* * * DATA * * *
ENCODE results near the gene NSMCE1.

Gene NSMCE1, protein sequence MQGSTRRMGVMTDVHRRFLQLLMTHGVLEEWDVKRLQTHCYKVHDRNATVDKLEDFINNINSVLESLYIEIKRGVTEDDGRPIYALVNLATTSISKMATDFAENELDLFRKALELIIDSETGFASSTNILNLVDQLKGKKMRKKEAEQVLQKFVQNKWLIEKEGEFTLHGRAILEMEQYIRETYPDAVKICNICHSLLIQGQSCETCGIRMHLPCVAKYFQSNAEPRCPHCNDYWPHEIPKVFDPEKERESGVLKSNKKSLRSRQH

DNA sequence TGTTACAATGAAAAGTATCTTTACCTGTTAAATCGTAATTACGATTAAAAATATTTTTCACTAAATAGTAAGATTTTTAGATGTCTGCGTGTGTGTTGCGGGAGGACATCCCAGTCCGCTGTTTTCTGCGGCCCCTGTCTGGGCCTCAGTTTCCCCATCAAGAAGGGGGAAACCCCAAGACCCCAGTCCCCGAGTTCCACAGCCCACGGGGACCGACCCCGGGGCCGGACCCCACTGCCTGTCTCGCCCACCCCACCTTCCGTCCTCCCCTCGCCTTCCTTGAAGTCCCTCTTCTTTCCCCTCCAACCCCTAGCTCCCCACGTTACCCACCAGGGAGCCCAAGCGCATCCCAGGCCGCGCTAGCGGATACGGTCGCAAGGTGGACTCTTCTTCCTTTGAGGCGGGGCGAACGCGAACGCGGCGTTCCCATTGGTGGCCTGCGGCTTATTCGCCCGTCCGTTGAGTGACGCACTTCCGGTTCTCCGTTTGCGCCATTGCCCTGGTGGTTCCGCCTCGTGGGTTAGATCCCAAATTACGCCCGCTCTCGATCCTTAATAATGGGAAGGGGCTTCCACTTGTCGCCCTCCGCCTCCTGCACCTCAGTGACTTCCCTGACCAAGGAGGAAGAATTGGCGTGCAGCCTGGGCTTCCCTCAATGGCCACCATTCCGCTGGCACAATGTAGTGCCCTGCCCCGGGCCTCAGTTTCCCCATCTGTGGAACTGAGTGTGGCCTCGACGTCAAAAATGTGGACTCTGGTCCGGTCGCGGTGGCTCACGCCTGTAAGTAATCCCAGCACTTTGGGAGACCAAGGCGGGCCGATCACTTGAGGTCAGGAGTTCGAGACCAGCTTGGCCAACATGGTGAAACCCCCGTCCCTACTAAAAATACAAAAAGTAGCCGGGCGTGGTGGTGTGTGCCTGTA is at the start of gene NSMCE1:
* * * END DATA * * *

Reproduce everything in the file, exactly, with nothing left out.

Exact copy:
ENCODE results near the gene NSMCE1.

Gene NSMCE1, protein sequence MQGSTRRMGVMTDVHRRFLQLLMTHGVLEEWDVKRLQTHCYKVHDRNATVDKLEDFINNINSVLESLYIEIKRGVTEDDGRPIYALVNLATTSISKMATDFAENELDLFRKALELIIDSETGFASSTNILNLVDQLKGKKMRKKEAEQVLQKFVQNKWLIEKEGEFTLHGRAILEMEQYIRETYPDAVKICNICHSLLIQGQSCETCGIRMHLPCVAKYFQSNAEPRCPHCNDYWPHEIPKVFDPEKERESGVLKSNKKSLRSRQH

DNA sequence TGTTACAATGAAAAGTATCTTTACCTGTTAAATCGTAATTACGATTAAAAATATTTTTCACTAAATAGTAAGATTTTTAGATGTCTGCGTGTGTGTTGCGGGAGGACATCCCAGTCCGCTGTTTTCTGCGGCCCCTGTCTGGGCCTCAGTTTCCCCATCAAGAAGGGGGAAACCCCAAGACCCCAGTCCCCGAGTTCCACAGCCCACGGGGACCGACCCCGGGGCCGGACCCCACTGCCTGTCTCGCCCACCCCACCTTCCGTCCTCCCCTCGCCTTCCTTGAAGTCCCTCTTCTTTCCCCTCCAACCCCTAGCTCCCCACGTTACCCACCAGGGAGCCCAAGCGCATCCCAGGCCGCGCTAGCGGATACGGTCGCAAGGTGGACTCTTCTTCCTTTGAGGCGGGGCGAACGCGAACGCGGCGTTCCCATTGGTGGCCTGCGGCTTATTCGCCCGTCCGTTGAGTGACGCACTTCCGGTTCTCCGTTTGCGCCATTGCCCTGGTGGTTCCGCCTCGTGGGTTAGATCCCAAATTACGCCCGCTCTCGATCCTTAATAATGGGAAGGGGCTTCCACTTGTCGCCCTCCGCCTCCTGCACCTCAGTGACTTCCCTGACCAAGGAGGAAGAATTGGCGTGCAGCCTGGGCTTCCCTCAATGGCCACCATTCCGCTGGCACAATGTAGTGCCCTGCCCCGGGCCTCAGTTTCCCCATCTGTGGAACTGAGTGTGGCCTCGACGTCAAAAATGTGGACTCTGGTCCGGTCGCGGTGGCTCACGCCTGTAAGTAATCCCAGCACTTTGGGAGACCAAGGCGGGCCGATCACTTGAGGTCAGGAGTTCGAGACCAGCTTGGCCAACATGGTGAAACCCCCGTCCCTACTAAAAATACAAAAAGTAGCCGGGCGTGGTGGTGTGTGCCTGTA is at the start of gene NSMCE1: